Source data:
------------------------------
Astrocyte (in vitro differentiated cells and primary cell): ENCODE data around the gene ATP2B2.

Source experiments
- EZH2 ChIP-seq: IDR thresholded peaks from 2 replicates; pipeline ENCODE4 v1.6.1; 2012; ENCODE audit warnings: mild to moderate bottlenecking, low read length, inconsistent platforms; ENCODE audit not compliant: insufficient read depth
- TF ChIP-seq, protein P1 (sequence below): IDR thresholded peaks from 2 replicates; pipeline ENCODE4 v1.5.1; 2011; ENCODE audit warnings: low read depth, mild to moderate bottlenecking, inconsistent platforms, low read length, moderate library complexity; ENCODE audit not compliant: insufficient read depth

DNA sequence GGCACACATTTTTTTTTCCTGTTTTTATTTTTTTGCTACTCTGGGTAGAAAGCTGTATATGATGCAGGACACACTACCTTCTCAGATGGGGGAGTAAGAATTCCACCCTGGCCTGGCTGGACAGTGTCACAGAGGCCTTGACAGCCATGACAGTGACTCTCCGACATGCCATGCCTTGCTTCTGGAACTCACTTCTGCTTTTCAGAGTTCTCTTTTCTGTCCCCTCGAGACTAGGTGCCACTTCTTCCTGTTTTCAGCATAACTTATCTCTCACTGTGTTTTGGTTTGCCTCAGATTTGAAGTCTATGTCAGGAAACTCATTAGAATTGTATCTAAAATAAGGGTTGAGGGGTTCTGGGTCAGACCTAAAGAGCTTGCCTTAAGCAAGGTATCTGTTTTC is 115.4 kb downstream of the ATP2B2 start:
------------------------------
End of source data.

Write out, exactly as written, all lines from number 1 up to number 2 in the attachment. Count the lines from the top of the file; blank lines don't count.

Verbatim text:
Astrocyte (in vitro differentiated cells and primary cell): ENCODE data around the gene ATP2B2.

Source experiments